‘This is huge’: Nicaragua frees 222 political prisoners and flies them to US
published on Febuary 9 in the Guardian, by Tom Phillips and Chris Stein
Daughter of former foreign minister Francisco Aguirre-Sacasa says he is among detainees released, adding: ‘Everybody is on the plane’
More than 200 prisoners jailed by Nicaragua’s authoritarian regime during a ferocious two-year political crackdown have been freed and flown to the United States.
“This is huge,” Georgiana Aguirre-Sacasa, the daughter of one of the prisoners – the elderly former foreign minister Francisco Aguirre-Sacasa – said on Thursday morning as she digested the news of her father’s release.
“This has been a very long slog for us and I just can’t believe it,” she said, her voice breaking with emotion as she spoke.
“I woke up at 5am to all of this. I cannot believe that he is on a flight to Dulles [airport in Washington DC] right now. I cannot believe it … It has been 19 months,” she said of her father who was arrested and jailed in July 2021.
Aguirre-Sacasa said the released Nicaraguan prisoners included key members of Nicaragua’s political opposition such as the former presidential candidates Cristiana Chamorro and Arturo Cruz. Another on the plane was the opposition activist Félix Maradiaga, who was detained in June 2021 in the lead-up to Nicaragua’s presidential elections which President Daniel Ortega won, amid widespread claims the vote had been rigged. The 25-year-old former student leader Lesther Alemán, who famously confronted Ortega during a failed 2018 revolt against his regime, was also among the released prisoners.
“Everybody is on the plane … all of them,” Aguirre-Sacasa said as she raced from Oakland to Washington to pick up her freed father.
“It is a massive freeing” of prisoners, the dissident former ambassador Arturo McFields told the Associated Press on Thursday morning.
McFields, who broke with Nicaragua’s “dictatorial” president last March, said the US state department had confirmed 222 prisoners were sent to Washington by plane earlier in the day.
Nicaragua’s crackdown began in June 2021 as Ortega and his wife, Rosario Murillo, moved to obliterate any challenge to their Sandinista government before the November presidential election. Over the following months scores of opponents were thrown in jail before Ortega – a former revolutionary icon who has been in power since 2007 – won another five-year term in an election the US president, Joe Biden, claimed had been “rigged”.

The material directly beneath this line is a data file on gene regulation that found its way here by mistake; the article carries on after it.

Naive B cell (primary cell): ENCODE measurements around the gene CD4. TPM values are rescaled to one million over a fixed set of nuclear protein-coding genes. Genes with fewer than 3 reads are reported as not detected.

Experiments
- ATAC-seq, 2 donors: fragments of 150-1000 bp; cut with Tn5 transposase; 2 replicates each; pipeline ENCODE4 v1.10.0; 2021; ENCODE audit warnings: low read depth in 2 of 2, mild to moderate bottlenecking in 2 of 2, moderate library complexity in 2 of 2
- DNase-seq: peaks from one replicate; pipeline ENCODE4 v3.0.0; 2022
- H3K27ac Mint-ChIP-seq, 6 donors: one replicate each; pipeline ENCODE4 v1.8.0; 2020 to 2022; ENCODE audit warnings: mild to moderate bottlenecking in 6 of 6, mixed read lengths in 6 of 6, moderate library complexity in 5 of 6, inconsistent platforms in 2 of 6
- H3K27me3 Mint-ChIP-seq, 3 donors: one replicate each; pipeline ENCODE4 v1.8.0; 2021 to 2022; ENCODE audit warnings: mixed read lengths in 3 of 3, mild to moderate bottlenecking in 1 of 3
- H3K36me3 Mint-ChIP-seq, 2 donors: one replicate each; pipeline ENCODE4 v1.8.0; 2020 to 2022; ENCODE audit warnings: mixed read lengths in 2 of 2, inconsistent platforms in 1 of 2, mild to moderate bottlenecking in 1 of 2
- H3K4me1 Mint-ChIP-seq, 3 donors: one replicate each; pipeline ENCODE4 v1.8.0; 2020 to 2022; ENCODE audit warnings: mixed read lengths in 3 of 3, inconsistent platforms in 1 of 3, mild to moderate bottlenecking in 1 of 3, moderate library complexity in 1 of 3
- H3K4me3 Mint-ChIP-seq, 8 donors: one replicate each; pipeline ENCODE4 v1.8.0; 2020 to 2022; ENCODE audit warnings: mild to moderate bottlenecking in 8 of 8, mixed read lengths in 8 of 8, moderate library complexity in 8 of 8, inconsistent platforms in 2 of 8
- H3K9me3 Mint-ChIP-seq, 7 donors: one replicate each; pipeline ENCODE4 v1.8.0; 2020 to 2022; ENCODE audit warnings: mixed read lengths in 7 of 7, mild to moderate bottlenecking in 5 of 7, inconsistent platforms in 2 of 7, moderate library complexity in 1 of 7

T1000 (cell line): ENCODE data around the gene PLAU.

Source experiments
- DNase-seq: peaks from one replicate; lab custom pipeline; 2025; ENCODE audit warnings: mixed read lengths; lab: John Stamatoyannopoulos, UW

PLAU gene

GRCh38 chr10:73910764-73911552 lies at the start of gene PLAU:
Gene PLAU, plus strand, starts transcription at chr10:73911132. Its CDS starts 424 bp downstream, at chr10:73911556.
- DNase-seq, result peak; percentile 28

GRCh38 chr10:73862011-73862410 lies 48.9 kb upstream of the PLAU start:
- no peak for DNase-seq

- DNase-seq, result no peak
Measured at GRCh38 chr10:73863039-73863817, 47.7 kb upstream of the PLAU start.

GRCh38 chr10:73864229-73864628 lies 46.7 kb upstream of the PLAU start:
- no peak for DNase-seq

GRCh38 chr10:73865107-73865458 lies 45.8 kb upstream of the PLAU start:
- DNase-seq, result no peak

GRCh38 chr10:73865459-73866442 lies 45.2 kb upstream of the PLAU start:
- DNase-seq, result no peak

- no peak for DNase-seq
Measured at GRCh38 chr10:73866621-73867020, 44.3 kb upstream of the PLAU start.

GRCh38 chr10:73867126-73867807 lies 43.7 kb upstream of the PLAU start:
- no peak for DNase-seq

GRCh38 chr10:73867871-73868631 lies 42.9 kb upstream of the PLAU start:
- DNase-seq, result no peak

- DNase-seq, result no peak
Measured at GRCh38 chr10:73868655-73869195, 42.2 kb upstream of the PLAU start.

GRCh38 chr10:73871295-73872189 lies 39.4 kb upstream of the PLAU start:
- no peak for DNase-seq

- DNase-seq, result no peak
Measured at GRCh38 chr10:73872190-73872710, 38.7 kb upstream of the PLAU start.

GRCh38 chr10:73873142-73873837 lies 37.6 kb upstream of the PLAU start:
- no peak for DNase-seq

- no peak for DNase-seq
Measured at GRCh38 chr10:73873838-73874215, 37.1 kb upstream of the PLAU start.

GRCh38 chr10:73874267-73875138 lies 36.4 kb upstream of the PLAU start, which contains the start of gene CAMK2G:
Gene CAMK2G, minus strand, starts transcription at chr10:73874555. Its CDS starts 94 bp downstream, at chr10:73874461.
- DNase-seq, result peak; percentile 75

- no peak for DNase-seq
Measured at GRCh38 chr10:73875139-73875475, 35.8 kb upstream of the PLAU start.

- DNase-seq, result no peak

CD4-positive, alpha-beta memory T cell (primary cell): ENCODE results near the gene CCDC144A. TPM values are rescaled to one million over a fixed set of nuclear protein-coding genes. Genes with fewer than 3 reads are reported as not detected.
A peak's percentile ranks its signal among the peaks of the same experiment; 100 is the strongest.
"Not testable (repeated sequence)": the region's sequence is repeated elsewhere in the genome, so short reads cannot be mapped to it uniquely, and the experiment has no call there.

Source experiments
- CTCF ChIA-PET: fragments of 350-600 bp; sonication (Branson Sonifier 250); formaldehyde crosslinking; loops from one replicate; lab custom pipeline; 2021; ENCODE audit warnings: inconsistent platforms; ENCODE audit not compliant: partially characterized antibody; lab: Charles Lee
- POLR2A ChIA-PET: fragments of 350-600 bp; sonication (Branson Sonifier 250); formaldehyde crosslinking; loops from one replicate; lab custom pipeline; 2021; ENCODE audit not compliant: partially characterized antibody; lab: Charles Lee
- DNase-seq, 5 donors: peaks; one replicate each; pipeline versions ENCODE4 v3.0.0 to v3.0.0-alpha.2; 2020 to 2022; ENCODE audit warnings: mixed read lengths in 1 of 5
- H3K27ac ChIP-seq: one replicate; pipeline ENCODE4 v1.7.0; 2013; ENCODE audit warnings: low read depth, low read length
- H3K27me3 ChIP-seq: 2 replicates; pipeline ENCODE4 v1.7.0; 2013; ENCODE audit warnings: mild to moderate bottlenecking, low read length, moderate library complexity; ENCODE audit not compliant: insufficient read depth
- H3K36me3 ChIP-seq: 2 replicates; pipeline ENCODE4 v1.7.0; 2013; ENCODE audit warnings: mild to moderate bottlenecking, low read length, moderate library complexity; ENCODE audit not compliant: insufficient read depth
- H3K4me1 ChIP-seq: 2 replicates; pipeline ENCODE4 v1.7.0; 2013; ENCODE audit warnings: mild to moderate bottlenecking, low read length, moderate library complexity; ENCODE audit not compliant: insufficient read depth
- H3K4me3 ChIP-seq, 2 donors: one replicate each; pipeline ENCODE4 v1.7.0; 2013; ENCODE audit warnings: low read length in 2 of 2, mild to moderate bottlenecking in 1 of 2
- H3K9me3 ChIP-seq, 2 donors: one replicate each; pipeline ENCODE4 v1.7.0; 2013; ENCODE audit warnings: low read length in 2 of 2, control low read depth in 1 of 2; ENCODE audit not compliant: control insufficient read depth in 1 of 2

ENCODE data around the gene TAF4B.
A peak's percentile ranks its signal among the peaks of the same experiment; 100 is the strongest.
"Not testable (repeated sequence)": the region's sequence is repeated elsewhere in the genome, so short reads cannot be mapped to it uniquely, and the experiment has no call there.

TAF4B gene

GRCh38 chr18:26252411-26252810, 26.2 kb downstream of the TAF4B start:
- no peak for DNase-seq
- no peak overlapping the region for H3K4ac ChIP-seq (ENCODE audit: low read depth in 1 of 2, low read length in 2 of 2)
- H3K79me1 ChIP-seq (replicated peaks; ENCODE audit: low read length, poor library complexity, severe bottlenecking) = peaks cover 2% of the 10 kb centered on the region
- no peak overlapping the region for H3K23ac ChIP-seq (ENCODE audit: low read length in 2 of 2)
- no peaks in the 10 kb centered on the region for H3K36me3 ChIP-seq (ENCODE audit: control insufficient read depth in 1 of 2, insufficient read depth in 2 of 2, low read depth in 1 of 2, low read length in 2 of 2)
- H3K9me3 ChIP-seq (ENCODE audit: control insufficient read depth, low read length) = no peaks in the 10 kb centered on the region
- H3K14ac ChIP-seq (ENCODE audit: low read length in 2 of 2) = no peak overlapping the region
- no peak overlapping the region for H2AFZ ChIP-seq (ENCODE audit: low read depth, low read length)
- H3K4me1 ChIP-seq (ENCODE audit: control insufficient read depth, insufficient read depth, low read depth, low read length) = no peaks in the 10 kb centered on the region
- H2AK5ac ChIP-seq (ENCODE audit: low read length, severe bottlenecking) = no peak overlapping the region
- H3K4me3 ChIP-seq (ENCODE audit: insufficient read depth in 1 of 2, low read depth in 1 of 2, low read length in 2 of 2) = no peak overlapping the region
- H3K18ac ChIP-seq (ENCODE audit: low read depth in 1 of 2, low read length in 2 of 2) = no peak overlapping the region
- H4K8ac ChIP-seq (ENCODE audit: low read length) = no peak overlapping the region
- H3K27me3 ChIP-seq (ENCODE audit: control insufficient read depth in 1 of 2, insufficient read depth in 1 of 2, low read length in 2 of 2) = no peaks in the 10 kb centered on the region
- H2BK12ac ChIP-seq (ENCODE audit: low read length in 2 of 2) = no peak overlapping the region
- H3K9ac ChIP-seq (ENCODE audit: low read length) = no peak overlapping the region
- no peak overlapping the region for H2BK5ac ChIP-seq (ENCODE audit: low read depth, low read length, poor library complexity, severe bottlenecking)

That crackdown came after another major offensive against government opponents following a 2018 uprising against Ortega that saw hundreds killed and thousands injured. Tens of thousands of Nicaraguans fled abroad in the wake of that clampdown, with many prominent politicians, religious leaders, activists and artists seeking shelter in other countries.
In an interview late last year the celebrated Nicaraguan author Gioconda Belli, who lives in exile in Madrid, voiced despair over her country’s “Orwellian” authoritarian tack.
“I feel very desolate about what is happening,” she said, amid reports the political prisoners were being deprived of food and tortured in Nicaraguan jails. “Some of them look really haggard,” Belli added, vowing to keep speaking out against Ortega’s dictatorship.
The US secretary of state, Antony Blinken, called the release “a constructive step towards addressing human rights abuses” in Nicaragua and “the product of concerted American diplomacy”. The move “opens the door to further dialogue between the United States and Nicaragua”, added Blinken, who said the US was providing medical and legal support to the former prisoners “to ease their arrival”.
At Dulles international airport outside Washington DC, dozens of relatives and Nicaraguan activists waited for the released prisoners, many waving the country’s flag and one carrying a portrait of Jesus Christ.
After the charter flight from Managua landed at the airport, most of the former detainees were taken to a nearby hotel, but around 15 of them were taken to hospital, according to a state department official.
After landing in the US one of the released prisoners, the economist and politician Juan Sebastián Chamorro, said he planned to see his wife and daughter “for the first time in a year and a half” and eat a “good hamburger with fries”.
“It’s been a very traumatic situation as you can imagine,” added Chamorro, 52, who was seized at his home in June 2021 and later sentenced to 13 years in jail for allegedly conspiring to undermine the integrity of the Nicaraguan state.
Ariana Gutiérrez voiced incredulity and joy as she waited for her mother, the human rights activist Evelyn Pinto, who was arrested in November 2021, to arrive. “It’s surreal. It’s very exciting. It’s something that I can’t believe,” she said. “I’m just gonna give her the biggest hug ever. Just tell her how much I love her and just welcome her here.”
Nicaragua’s government made no immediate comment on its decision but state-controlled media outlets carried remarks from a magistrate who said the prisoners had been deported in order to protect national security, public order and peace.
“The deportees were declared traitors to the motherland,” Octavio Rothschuh Andino told a court in Managua, according to the Sandinista mouthpiece El 19 Digital.